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If half the lower tip of the valve guide breaks off, does the whole valve guide need replacing?

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This is what it looks like

https://drive.google.com/file/d/12SPWO3qBCmdnkYp81xcasu0oh61iTGPw/view?usp=sharing

 

If anyone is curious about the back story then here goes...

I didn't realise how lose the steering head bearing was until I had it up on a stand. the lower end of the forks could be moved in a circle about 5-10cm in diameter without the rest of the bike moving. I think this excessive play caused me to come off at relatively high speed. I remember the front end feeling really weird and basically folding under the bike as it flicked to full lock. Me and the bike went fyling about 20-30m off the track and the subframe snapped in a few places. I managed to finish the trail ride and rode the bike as is back to the car park. When I got back to the car park I noticed the air box was half removed from the carb. So half the air going into the carb was straight atmosphere dirt, dust, and maybe stones. After welding up the sub frame and taking it to another trail ride, the bike stalled really quickly half way up an 'expert' hill. After that I couldn't get any compression out of it so I had to be towed back to the car park for the first time. Now that it's back home I was hoping to strip it down, sort it out and have it ready for the trail ride the following weekend but my hope is starting to fade. Here's what I think has happened - A stone was sucked into the carb and thrown into the intake manifold and sat there for quite some time. Finally the stone got stuck between the intake valve and the head. This stopped the valve from returning so the piston hit the valve on the next stroke. The valve stem bent which snapped the lower tip of the valve guide as well as the spring retainer up top. After that the bike wouldn't start but it didn't stop me from trying. Unbeknown to me, every time I tried to start the bike I was mashing the broken bits of valve guide into the piston and head. After getting the bike home I began the tear down and first noticed the missing valve spring retainer. As I pulled the spring off, two halves of the broken spring retainer promptly fell down the cam chain well. So I have removed the clutch cover and recovered one broken pieces of metal. The other one is somewhere behind the oil pump below the main gear. I need to figure out how to remove the clutch basket and then see if I'm any closer. Lets just say I'll be making sure there is no sign of play in the steering head from now on!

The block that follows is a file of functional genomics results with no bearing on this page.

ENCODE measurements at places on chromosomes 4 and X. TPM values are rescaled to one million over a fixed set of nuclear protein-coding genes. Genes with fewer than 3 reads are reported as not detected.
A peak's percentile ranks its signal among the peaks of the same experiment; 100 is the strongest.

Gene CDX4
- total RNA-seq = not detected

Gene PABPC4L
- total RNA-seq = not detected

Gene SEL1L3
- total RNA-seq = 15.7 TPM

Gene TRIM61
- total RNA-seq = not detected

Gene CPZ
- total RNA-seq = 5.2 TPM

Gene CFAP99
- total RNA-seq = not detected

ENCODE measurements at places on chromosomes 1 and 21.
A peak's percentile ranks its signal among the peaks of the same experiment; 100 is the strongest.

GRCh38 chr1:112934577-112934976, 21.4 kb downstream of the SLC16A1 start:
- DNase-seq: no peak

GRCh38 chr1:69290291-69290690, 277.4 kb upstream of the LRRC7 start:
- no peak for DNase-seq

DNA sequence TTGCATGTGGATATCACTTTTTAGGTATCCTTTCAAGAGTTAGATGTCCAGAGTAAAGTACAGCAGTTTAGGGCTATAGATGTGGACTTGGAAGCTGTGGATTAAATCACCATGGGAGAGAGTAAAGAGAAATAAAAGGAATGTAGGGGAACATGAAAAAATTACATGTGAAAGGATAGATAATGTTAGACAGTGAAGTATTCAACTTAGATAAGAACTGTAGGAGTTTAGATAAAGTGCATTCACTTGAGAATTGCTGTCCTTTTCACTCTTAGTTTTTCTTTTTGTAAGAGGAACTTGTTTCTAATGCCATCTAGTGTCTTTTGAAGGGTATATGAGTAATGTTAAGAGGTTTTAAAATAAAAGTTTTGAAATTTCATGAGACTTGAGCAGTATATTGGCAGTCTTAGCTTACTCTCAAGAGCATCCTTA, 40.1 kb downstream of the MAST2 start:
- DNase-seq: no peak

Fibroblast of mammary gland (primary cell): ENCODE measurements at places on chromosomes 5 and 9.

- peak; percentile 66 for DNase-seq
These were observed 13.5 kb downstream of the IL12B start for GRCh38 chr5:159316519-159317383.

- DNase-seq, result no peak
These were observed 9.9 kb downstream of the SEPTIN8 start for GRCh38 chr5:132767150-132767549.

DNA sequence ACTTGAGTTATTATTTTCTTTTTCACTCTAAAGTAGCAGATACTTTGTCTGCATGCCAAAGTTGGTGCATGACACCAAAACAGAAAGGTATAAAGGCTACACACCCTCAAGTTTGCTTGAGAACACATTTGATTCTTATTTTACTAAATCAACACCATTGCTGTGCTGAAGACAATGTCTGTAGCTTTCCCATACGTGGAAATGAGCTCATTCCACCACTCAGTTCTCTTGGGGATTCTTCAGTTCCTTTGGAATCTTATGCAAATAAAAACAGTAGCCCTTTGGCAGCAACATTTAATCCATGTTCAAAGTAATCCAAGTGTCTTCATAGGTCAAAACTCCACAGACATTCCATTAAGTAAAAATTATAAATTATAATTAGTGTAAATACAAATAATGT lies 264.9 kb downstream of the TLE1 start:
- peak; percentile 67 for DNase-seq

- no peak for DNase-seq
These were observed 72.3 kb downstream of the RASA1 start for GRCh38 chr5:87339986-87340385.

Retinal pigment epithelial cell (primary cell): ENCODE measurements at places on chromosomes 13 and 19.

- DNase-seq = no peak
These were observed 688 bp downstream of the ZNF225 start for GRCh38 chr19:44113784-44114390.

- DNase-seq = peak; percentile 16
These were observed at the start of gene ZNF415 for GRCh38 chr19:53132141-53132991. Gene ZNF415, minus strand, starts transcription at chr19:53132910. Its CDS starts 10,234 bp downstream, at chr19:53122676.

I'm hoping to leave the existing broken valve guide where it is and just drop a new valve in. Does anyone know if that would have much if any affect on longevity?

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From the picture it isn't real clear to me how much material is left. One of the jobs of the valve guide is to transfer heat from the valve stem to the head. With part of it missing it will not do that as effectively. 

Will it run if you put it back together as is? Probably...for a little while. But there is risk that the new valve you are putting in will be damaged or wear out prematurely. 

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6 minutes ago, Bad Moon said:

Will it run if you put it back together as is? Probably...for a little while. But there is risk that the new valve you are putting in will be damaged or wear out prematurely. 

Not to mention the rest of the broken valve guide breaking up, coming out and trashing things again. You're having to replace the valve. Why you wouldn't buy a new guide and install it at the same time is a mystery.

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I would be concerned with additional cracks forming or already being hidden in the guide that you can't see. Cracks form at sharp edges usually, so the chance of it getting worse is probably good. I'd replace it because next time it breaks, it might be a lot more expensive. 

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Haha I like the idea of a half valve guide. Maybe I could JB weld the fragments back onto the guide and drill a hole through the middle for the valve to fit.

 

Half of the tip broke flush with the top of the intake manifold.

 

There are a few reasons why I didn't want to replace the valve guide.

1. The intake valves were replaced a couple of years ago and I assume the guides at the same time. So it's not flogged out or anything.

2. Time is of the essence. Would like to get it ready for the enduro next weekend and replacing valve guides looks like one of those pita jobs that could take me weeks.

3. The cam chain will probably need to be replaced within the next few years anyway. The valve just needs to last about that long and I can change it at the same time as the cam chain.